Liver Tumor-Initiating Cells/Cancer Stem Cells: Past Studies, Current Status, and Future Perspectives



In the past decade, the hypothesis of tumor-initiating cell (TIC) or cancer stem cell (CSC)-driven tumorigenesis has been widely acknowledged in both hematological malignancies as well as solid epithelial tumors. In this chapter, we will first review in detail the current scientific knowledge in CSC research in hepatocellular carcinoma (HCC) and the molecular machinery underlying CSC-driven hepatocarcinogenesis. We will then discuss the relevance of liver cancer stem cells to the diagnosis and treatment of the disease and finally, consider the outstanding challenges and potential opportunities that remain ahead of us.


Cancer Stem Cell Side Population Huh7 Cell Side Population Cell Liver Cell Line 
These keywords were added by machine and not by the authors. This process is experimental and the keywords may be updated as the learning algorithm improves.


  1. Bracken AP, Helin K (2009) Polycomb group proteins: navigators of lineage pathways led astray in cancer. Nat Rev Cancer 9:773–784.PubMedCrossRefGoogle Scholar
  2. Budhu A, Jia HL, Forgues M et al (2008) Identification of metastasis-related microRNAs in hepatocellular carcinoma. Hepatology 47:897–907.PubMedCrossRefGoogle Scholar
  3. Challen GA, Little MH (2006) A side order of stem cells: the SP phenotype. Stem Cells 24:3–12.PubMedCrossRefGoogle Scholar
  4. Chiba T, Kita K, Zheng YW, et al (2006) Side population purified from hepatocellular carcinoma cells harbors cancer stem cell-like properties. Hepatology 44:240–251.PubMedCrossRefGoogle Scholar
  5. Chiba T, Miyagi S, Saraya A, et al (2008) The polycomb gene product BMI1 contributes to the maintenance of tumor-initiating side population cells in hepatocellular carcinoma. Cancer Res 68: 7742–7749.PubMedCrossRefGoogle Scholar
  6. de Boer CJ, van Krieken JH, Janssen-van Rhijn CM, et al (1999) Expression of Ep-CAM in normal, regenerating, metaplastic, and neoplastic liver. J Pathol 188:201–206.PubMedCrossRefGoogle Scholar
  7. deSano JT, Xu L (2009) microRNA regulation of cancer stem cells and therapeutic implications. The AAPS Journal 11:682–692.PubMedCrossRefGoogle Scholar
  8. Esquela-Kerscher A, Slack FJ (2006) Oncomirs – microRNAs with a role in cancer. Nat Rev Cancer 6:259–269.PubMedCrossRefGoogle Scholar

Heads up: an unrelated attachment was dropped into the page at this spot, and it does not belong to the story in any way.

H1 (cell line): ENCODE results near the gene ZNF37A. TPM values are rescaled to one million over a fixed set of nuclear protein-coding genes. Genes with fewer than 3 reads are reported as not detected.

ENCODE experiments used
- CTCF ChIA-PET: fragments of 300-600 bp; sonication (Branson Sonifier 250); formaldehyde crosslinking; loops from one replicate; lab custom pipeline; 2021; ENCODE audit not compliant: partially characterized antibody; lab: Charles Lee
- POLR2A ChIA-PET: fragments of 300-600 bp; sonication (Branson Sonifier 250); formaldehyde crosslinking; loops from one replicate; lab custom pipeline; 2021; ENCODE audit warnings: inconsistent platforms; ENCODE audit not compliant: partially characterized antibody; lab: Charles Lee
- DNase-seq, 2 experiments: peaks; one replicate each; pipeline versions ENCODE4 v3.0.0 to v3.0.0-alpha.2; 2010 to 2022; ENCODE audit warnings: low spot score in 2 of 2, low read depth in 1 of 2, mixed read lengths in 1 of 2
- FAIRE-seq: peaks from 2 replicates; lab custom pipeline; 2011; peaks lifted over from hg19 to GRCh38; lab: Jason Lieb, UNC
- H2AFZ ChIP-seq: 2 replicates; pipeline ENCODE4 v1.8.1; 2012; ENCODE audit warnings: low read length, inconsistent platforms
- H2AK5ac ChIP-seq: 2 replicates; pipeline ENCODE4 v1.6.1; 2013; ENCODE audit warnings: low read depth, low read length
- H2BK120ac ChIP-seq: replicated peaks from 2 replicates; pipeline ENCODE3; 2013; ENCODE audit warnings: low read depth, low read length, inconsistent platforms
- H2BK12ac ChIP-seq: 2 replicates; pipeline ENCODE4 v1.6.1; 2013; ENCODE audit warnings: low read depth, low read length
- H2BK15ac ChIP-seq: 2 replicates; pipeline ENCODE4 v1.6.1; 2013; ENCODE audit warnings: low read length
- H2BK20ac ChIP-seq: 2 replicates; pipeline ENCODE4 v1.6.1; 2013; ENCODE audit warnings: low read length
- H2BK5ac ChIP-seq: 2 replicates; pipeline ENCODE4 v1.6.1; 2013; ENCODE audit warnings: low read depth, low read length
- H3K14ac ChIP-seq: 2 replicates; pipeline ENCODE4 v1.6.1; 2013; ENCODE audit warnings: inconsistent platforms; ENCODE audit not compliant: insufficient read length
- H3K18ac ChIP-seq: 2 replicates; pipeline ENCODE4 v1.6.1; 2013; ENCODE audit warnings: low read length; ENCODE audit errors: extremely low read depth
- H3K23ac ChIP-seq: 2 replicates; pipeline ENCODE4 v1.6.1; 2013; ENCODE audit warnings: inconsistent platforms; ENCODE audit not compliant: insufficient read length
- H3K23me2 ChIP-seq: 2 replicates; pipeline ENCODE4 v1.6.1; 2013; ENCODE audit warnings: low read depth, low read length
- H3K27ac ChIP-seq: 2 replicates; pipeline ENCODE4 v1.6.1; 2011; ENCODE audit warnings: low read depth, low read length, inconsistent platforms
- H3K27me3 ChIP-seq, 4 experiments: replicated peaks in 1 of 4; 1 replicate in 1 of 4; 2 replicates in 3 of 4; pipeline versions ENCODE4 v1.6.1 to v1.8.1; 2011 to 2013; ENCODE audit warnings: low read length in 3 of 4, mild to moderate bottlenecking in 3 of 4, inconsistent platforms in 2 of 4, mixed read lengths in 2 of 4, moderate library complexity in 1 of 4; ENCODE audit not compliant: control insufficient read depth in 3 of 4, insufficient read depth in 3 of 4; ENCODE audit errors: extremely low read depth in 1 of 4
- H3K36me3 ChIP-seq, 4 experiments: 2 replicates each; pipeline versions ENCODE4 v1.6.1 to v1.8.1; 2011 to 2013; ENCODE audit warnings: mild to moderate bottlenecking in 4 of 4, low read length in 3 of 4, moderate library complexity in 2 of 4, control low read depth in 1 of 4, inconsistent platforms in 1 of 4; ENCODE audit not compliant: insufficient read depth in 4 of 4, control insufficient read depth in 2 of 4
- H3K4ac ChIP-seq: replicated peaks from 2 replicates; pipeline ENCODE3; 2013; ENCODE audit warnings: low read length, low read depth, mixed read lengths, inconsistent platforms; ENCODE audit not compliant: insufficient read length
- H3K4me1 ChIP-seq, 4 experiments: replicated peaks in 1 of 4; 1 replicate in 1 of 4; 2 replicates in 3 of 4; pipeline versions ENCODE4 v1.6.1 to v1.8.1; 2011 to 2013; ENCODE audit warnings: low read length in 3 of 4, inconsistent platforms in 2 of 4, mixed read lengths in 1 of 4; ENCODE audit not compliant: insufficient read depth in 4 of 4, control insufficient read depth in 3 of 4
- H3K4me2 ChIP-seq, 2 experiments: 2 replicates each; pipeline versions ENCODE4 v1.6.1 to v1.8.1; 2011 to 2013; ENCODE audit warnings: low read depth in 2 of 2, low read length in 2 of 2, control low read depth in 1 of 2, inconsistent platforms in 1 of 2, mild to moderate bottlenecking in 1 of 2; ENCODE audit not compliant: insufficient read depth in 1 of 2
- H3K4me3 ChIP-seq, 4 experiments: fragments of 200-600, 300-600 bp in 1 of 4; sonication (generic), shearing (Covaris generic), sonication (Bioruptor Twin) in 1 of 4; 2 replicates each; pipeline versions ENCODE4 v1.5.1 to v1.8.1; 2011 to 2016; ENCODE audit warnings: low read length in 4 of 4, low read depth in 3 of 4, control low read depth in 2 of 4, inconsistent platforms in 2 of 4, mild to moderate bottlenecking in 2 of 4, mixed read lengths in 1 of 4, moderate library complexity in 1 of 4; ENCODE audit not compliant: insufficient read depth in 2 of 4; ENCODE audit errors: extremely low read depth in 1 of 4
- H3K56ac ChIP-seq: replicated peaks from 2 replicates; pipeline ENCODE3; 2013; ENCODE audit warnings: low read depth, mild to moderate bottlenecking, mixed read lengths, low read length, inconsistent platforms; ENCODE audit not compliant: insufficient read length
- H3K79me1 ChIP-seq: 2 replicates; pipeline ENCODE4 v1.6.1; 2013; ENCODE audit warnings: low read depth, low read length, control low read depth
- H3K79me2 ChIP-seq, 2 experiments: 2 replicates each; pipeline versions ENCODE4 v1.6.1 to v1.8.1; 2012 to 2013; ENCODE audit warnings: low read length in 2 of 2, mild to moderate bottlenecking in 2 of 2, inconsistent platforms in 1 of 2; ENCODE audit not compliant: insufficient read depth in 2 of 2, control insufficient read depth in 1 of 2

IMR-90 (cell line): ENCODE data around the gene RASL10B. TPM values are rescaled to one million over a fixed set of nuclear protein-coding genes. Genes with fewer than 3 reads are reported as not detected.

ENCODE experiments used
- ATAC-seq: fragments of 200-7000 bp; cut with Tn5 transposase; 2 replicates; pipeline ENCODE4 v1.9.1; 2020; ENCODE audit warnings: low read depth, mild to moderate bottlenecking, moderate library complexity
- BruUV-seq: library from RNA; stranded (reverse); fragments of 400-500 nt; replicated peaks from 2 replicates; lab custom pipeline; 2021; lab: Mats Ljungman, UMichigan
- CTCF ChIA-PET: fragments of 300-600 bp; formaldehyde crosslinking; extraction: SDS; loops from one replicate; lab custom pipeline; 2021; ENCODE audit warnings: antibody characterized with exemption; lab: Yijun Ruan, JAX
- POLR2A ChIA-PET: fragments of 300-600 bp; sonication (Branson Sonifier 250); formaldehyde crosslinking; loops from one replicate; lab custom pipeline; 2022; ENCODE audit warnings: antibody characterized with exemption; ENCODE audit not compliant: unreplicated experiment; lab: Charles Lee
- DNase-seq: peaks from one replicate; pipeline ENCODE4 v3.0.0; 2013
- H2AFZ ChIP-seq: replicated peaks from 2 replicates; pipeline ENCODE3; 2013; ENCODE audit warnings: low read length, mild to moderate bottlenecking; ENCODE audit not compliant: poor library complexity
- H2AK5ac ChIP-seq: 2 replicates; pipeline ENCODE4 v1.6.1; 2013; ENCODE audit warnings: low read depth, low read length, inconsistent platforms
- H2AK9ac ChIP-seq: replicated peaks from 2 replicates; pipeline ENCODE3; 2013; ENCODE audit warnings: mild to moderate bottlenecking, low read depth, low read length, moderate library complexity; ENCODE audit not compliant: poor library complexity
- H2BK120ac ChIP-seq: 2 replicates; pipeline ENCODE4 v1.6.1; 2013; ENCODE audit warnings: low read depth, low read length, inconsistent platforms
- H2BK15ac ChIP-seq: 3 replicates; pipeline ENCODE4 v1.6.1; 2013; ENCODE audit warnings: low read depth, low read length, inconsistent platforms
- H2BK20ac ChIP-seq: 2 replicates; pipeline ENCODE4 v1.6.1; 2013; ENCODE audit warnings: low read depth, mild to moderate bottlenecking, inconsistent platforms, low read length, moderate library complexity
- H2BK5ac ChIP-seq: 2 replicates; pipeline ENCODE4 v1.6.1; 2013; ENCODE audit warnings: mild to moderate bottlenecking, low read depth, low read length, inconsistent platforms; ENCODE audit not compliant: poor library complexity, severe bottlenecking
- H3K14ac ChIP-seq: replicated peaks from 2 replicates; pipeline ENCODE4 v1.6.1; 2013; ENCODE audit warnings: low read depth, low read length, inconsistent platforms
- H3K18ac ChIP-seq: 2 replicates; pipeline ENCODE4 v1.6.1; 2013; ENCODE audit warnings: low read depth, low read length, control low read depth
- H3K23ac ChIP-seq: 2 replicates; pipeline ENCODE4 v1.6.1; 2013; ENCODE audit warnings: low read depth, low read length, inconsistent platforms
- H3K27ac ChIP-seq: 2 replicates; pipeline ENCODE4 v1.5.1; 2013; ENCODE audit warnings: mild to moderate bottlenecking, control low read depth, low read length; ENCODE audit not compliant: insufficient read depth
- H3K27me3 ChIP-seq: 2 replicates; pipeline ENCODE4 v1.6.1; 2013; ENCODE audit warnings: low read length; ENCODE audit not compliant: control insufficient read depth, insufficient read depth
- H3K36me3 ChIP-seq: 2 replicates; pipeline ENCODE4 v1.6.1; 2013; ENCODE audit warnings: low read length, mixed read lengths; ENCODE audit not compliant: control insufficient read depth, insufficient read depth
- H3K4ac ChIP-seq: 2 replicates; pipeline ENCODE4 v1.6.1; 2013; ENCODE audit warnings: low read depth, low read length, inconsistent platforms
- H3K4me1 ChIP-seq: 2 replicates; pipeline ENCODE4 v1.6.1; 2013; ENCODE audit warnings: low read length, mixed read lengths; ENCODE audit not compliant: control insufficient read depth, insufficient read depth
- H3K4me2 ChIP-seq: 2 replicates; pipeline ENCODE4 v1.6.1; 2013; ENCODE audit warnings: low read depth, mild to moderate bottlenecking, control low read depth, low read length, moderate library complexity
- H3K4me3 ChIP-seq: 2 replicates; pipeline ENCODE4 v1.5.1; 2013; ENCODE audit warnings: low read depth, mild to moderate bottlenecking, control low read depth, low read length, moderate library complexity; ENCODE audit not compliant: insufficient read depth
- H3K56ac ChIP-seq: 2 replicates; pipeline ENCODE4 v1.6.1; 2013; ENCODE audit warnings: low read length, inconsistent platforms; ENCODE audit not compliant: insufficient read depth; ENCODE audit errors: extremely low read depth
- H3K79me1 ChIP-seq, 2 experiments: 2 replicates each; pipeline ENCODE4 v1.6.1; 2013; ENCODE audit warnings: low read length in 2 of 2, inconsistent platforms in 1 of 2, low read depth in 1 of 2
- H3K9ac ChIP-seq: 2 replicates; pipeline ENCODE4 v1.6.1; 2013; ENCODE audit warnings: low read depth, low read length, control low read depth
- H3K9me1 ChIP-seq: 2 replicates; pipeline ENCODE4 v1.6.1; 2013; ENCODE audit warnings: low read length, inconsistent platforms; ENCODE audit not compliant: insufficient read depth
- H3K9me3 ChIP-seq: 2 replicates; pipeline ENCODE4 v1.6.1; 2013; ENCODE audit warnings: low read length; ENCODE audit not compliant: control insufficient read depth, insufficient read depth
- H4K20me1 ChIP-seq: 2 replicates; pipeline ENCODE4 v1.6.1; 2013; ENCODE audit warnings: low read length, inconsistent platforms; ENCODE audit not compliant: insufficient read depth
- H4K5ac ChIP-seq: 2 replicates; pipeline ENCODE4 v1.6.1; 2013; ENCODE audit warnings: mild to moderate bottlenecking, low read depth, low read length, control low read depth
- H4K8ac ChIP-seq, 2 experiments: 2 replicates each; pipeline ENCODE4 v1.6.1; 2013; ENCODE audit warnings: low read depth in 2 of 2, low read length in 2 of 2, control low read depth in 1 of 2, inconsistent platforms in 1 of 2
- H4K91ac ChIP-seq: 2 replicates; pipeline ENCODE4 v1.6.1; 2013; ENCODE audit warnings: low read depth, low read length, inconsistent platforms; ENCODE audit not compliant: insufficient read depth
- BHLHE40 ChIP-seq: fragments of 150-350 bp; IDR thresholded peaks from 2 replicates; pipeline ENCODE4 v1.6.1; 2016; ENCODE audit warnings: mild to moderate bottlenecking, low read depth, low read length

9. Frank NY, Schatton T, Frank MH (2010) The therapeutic promise of the cancer stem cell concept. J Clin Invest 120:41–50.PubMedCrossRefGoogle Scholar
  10. Goodell MA, Brose K, Paradis G, et al (1996) Isolation and functional properties of murine hematopoietic stem cells that are replicating in vivo. J Exp Med 183:1797–1806.PubMedCrossRefGoogle Scholar
  11. Haraguchi N, Utsunomiya T, Inoue H, et al (2006) Characterization of a side population of cancer cells from human gastrointestinal system. Stem Cells 24:506–513.PubMedCrossRefGoogle Scholar
  12. Hess DA, Wirthlin L, Craft TP, et al (2006) Selection based on CD133 and high aldehyde dehydrogenase activity isolates long-term reconstituting human hematopoietic stem cells. Blood 107: 2162–2169.PubMedCrossRefGoogle Scholar
  13. Iwama A, Oguro H, Negishi M, et al (2004) Enhanced self-renewal of hematopoietic stem cells mediated by the polycomb gene product Bmi-1. Immunity 21:843–851.PubMedCrossRefGoogle Scholar
  14. Ji J, Yamashita T, Budhu A, et al (2009) Identification of microRNA-181 by genome-wide screening as a critical player in EpCAM-positive hepatic cancer stem cells. Hepatology 50:472–480.PubMedCrossRefGoogle Scholar
  15. Kim JW, Ye Q, Forgues M, et al (2004) Cancer-associated molecular signature in the tissue samples of patients with cirrhosis. Hepatology 39:518–527.PubMedCrossRefGoogle Scholar
  16. Ma S, Chan KW, Hu L, et al (2007) Identification and characterization of tumorigenic liver cancer stem/progenitor cells. Gastroenterology 132:2542–2556.PubMedCrossRefGoogle Scholar